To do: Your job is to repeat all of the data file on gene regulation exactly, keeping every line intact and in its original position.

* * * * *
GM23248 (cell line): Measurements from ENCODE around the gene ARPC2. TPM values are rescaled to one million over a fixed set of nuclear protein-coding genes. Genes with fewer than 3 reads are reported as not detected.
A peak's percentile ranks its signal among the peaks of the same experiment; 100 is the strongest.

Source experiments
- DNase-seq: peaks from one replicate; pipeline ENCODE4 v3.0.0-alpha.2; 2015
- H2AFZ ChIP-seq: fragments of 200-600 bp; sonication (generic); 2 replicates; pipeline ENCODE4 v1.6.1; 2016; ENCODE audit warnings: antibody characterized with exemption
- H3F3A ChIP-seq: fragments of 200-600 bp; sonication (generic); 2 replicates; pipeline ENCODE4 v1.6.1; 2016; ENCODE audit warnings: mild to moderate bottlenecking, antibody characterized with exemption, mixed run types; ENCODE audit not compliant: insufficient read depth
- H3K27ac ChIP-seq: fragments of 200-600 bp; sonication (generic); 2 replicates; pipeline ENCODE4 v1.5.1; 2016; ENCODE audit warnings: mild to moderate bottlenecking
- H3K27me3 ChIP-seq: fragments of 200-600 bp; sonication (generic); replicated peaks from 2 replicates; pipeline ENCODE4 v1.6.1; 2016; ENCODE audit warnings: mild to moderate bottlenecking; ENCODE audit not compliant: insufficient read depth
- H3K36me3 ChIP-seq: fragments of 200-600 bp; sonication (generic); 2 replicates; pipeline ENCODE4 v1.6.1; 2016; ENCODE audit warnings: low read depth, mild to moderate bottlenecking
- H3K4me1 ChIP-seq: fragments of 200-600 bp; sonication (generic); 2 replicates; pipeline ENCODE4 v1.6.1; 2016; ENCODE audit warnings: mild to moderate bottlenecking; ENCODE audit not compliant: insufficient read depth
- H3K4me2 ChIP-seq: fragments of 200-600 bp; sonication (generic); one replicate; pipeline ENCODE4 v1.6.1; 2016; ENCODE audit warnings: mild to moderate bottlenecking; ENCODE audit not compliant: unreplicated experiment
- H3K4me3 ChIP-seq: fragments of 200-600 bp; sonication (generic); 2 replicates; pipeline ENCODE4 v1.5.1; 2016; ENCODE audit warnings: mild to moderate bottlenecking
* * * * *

GM23248 (cell line): Measurements from ENCODE around the gene ARPC2. TPM values are rescaled to one million over a fixed set of nuclear protein-coding genes. Genes with fewer than 3 reads are reported as not detected.
A peak's percentile ranks its signal among the peaks of the same experiment; 100 is the strongest.

Source experiments
- DNase-seq: peaks from one replicate; pipeline ENCODE4 v3.0.0-alpha.2; 2015
- H2AFZ ChIP-seq: fragments of 200-600 bp; sonication (generic); 2 replicates; pipeline ENCODE4 v1.6.1; 2016; ENCODE audit warnings: antibody characterized with exemption
- H3F3A ChIP-seq: fragments of 200-600 bp; sonication (generic); 2 replicates; pipeline ENCODE4 v1.6.1; 2016; ENCODE audit warnings: mild to moderate bottlenecking, antibody characterized with exemption, mixed run types; ENCODE audit not compliant: insufficient read depth
- H3K27ac ChIP-seq: fragments of 200-600 bp; sonication (generic); 2 replicates; pipeline ENCODE4 v1.5.1; 2016; ENCODE audit warnings: mild to moderate bottlenecking
- H3K27me3 ChIP-seq: fragments of 200-600 bp; sonication (generic); replicated peaks from 2 replicates; pipeline ENCODE4 v1.6.1; 2016; ENCODE audit warnings: mild to moderate bottlenecking; ENCODE audit not compliant: insufficient read depth
- H3K36me3 ChIP-seq: fragments of 200-600 bp; sonication (generic); 2 replicates; pipeline ENCODE4 v1.6.1; 2016; ENCODE audit warnings: low read depth, mild to moderate bottlenecking
- H3K4me1 ChIP-seq: fragments of 200-600 bp; sonication (generic); 2 replicates; pipeline ENCODE4 v1.6.1; 2016; ENCODE audit warnings: mild to moderate bottlenecking; ENCODE audit not compliant: insufficient read depth
- H3K4me2 ChIP-seq: fragments of 200-600 bp; sonication (generic); one replicate; pipeline ENCODE4 v1.6.1; 2016; ENCODE audit warnings: mild to moderate bottlenecking; ENCODE audit not compliant: unreplicated experiment
- H3K4me3 ChIP-seq: fragments of 200-600 bp; sonication (generic); 2 replicates; pipeline ENCODE4 v1.5.1; 2016; ENCODE audit warnings: mild to moderate bottlenecking